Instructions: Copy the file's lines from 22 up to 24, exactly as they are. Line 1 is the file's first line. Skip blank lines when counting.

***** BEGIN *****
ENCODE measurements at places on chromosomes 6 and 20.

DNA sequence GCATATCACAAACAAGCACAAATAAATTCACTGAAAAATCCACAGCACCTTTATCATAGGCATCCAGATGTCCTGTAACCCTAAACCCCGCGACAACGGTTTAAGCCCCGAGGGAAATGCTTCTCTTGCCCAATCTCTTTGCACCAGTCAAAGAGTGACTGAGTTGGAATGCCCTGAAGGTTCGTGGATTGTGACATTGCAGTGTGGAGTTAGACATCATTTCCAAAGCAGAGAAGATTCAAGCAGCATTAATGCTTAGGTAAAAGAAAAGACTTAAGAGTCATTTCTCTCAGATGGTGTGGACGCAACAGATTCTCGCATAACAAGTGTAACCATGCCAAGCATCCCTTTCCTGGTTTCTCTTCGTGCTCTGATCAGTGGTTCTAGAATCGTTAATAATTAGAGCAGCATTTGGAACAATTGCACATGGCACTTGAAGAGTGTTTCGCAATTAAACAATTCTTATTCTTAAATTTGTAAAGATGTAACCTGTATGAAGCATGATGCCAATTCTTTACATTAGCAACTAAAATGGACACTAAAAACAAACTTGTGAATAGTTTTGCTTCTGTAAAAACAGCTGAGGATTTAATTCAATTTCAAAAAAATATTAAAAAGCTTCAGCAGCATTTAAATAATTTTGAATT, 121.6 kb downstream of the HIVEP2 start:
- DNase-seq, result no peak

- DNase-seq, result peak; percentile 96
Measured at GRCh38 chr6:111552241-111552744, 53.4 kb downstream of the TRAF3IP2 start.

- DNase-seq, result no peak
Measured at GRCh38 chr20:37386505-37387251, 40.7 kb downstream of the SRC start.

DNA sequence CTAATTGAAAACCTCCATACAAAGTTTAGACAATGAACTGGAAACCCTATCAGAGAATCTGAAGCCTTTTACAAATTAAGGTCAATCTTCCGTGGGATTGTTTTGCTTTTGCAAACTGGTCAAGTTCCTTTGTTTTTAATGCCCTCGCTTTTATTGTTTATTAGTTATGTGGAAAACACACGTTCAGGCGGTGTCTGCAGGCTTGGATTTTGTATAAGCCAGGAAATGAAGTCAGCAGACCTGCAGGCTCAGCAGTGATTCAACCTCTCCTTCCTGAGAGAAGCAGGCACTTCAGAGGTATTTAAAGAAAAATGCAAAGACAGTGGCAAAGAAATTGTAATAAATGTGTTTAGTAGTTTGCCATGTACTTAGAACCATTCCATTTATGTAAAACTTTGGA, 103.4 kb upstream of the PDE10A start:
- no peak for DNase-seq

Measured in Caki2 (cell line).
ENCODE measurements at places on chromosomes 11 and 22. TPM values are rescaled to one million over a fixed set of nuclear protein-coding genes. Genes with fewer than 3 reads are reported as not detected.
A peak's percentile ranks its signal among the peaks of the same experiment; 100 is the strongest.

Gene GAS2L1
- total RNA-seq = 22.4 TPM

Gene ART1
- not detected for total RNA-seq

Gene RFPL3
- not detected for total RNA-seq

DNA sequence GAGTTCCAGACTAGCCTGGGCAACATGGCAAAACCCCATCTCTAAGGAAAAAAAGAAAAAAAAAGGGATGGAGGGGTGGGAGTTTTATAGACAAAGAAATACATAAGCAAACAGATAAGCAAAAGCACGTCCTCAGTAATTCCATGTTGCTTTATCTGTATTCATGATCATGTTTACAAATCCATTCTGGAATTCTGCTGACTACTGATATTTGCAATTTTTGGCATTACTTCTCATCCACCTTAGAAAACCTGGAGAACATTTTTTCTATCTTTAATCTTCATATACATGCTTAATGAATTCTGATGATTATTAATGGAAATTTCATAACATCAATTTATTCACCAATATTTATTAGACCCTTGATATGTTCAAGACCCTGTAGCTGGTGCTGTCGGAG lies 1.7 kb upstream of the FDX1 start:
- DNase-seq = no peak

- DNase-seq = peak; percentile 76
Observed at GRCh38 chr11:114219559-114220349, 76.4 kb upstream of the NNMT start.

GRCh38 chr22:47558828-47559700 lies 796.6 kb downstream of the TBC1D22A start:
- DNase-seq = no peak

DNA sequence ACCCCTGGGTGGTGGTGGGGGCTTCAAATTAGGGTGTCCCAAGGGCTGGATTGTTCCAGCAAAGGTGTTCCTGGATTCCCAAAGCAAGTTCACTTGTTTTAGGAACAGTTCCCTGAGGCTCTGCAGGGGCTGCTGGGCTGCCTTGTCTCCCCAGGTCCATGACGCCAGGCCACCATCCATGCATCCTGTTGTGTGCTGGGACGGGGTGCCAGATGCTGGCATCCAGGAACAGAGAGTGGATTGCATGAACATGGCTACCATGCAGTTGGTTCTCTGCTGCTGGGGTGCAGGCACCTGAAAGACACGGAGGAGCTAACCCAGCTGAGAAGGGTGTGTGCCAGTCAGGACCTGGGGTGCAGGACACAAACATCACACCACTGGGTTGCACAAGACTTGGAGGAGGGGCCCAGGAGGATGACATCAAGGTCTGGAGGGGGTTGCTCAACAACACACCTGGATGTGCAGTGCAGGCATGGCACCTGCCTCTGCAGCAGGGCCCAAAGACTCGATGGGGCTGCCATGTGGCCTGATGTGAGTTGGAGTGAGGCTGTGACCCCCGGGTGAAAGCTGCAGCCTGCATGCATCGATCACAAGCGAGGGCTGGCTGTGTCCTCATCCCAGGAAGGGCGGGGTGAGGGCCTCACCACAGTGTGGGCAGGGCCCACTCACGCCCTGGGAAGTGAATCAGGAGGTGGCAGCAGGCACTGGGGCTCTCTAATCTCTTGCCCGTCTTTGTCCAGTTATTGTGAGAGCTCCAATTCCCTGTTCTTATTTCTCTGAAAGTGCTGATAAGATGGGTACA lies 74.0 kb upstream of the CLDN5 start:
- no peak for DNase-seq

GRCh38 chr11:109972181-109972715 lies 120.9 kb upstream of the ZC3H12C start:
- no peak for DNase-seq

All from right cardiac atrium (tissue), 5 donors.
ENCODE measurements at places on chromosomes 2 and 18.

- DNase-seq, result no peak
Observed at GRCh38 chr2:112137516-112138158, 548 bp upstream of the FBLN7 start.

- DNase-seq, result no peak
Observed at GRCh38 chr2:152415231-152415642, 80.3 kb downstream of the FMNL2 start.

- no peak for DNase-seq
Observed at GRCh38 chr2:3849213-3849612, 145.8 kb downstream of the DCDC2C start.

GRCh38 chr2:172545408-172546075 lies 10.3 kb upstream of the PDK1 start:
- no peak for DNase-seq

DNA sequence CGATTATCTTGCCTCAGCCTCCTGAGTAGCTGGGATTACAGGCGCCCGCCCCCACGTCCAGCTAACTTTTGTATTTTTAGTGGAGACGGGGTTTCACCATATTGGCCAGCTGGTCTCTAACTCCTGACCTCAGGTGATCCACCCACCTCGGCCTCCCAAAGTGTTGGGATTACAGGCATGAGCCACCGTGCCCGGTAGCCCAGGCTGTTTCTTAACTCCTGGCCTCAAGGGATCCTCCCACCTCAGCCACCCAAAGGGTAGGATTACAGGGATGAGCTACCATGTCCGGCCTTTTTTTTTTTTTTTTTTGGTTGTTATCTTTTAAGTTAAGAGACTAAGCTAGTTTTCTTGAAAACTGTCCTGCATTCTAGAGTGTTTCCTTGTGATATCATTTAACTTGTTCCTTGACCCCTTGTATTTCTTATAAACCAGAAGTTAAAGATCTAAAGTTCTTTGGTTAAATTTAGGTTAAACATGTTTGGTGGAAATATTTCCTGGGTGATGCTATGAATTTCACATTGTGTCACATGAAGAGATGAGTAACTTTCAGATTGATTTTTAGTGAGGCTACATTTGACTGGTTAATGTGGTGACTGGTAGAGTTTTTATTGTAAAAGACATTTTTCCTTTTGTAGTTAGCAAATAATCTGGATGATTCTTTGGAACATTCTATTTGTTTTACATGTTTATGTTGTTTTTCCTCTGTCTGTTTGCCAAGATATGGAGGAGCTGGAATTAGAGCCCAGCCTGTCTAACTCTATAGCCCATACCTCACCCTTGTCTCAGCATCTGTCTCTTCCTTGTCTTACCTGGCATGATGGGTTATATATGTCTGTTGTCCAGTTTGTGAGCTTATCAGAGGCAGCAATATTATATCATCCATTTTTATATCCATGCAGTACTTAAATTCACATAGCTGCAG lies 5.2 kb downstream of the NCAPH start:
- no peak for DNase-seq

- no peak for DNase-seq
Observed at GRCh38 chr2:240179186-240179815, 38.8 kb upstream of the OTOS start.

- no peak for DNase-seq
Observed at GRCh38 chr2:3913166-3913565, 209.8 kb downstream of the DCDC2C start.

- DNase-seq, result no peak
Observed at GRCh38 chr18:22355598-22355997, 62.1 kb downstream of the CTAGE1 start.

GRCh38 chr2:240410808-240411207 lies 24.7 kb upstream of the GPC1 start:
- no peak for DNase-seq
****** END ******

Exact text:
Observed at GRCh38 chr11:114219559-114220349, 76.4 kb upstream of the NNMT start.

GRCh38 chr22:47558828-47559700 lies 796.6 kb downstream of the TBC1D22A start:
- DNase-seq = no peak